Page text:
We have finally reached the point where many advisors (who presumably are experts, e.g. in banking and economics) are saying that they are guessing as it relates to what the future has in store for their clients and investors. We, on the other hand, in the Change Management world, can confidently say that more change is coming – that’s the easy part. The difficult part is saying which ones will be the game changers, and in what way they affect us. What we have learnt in the last 20 years is that the macro changes affect different organisations differently, so we as change management practitioners, must continue doing what we do; collect change information, analyse it, and create the strategies and plans to help our organisations manage a change more effectively and efficiently and above all, reach the desired objectives.

I recently read the thought leadership article by Tim Creasey called Pushing Boundaries and Revisiting Foundations. It’s a stimulating read. What I am about to say was influenced by this, but also by other conversations and observations I have made in the past year, as we at and Change continue to work with originations in 18 industries, across 23 countries.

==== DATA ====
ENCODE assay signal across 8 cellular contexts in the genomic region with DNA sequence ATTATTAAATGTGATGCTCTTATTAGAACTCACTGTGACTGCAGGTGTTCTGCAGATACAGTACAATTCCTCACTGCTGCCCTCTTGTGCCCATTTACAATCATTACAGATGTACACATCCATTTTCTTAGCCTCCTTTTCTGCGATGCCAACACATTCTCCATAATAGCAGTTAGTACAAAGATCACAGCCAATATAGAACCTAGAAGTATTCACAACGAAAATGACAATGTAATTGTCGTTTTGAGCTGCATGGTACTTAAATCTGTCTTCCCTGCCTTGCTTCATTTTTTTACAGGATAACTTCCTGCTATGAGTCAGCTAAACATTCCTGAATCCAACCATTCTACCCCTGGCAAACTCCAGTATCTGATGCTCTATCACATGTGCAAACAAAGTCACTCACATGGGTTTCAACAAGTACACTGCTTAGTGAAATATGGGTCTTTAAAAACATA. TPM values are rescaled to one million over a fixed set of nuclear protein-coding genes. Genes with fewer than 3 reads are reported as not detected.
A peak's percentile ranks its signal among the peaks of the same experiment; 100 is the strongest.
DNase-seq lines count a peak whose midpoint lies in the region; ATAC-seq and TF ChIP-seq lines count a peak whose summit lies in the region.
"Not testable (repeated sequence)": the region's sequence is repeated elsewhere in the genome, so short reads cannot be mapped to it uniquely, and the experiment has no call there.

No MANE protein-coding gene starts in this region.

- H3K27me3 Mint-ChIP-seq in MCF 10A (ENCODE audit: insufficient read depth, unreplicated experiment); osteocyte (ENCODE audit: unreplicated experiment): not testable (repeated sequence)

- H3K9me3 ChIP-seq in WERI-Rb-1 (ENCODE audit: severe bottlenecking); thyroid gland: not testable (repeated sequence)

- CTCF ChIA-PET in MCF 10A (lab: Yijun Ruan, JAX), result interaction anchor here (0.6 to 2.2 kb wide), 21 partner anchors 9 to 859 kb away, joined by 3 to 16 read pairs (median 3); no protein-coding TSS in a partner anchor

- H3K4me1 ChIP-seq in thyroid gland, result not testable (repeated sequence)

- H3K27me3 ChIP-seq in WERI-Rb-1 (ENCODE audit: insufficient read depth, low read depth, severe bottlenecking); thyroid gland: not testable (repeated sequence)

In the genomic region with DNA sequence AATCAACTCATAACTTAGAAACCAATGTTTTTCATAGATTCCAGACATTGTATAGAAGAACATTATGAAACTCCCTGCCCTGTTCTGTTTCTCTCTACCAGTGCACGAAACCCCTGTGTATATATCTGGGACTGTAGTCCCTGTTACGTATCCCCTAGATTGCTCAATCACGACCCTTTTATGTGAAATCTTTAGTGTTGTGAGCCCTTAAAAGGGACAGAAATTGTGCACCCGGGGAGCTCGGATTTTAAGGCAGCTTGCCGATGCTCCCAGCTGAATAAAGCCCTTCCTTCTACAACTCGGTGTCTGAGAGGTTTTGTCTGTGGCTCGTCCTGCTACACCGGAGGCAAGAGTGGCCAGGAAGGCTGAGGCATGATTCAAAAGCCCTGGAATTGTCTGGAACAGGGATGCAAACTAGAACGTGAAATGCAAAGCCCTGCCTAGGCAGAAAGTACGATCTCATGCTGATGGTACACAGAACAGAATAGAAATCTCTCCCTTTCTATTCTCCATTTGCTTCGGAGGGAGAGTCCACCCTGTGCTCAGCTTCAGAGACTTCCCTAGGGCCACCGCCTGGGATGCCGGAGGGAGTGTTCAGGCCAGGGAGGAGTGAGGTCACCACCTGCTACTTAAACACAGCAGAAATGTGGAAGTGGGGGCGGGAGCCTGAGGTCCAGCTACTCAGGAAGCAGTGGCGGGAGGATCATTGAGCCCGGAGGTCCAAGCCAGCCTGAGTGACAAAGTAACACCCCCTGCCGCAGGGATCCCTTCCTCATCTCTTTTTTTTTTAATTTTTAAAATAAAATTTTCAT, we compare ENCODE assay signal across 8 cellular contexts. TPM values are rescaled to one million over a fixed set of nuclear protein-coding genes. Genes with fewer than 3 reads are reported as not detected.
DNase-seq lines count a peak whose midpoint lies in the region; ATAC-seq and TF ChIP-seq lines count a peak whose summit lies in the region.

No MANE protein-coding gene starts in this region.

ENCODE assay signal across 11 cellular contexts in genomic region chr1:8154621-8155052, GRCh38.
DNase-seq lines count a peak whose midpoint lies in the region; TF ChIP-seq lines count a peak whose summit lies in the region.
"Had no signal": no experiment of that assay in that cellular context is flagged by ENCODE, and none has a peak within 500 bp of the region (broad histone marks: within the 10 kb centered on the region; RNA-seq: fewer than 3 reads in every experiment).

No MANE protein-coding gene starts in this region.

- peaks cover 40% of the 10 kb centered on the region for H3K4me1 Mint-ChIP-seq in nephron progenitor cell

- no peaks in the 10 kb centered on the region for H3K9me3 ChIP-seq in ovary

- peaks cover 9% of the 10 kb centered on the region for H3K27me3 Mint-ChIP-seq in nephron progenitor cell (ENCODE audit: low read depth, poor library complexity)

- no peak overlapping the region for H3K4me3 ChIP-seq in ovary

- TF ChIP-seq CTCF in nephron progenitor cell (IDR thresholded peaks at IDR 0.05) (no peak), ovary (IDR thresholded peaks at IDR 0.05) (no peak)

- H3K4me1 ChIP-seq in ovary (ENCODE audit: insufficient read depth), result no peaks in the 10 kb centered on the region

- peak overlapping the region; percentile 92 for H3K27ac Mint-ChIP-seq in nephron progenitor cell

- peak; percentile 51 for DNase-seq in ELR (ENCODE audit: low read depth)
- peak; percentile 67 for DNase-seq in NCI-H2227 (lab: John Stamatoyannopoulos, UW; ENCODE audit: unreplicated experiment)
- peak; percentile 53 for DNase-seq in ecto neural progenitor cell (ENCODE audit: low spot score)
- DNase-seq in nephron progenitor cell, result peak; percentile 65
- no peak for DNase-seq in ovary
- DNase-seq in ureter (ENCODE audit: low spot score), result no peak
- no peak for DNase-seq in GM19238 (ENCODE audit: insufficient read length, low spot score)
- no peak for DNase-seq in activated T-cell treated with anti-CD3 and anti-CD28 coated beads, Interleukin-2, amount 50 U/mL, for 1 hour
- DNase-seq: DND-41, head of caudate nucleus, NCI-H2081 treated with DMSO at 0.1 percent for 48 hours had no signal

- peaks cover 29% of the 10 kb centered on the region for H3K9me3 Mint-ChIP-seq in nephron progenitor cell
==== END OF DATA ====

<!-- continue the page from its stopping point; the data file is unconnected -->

Frontiers in change management

I think the work Prosci has done in understanding what it calls “change enabling systems” is laudable. It quickly brought an understanding of the importance of aligning change capability with the strategy of the organisation. This was something I spoke about 5 years ago and the most common response I got was “we have bigger fish to fry” Now, it’s what I spend 80% of my time discussing with the C-suite. They see now that without an integrated and aligned approach to building change capability they risk sacrificing their careers and even their businesses, partly because they just cannot afford to continue with 50% of their changes failing to make their objectives first time[1] and partly because advisors are increasingly hiding behind the caveats that accompany predictions of the future (what I said right at the beginning of this article). However, this is bringing and even bigger change – saving Change Management from the unrealistic perception that it will solve all change related problems. Change Management will not go away, but it will be accompanied by a growth in Change Capability – a structured approach to building the capability to deal any change for the purpose of aligning its outcome to the strategic results of the organisation. Traditionally, we decided to make a change and then we called change managers in and asked them – how do we manage this? Increasingly we will invert the question to; given our current capability to change, what changes should we make? Unless we do this, we risk becoming victims of the game changers instead of leading change, thereby becoming the game changers.

Many happy changes in 2019

[1] 2018 Best Practices in Change Management- Prosci Inc.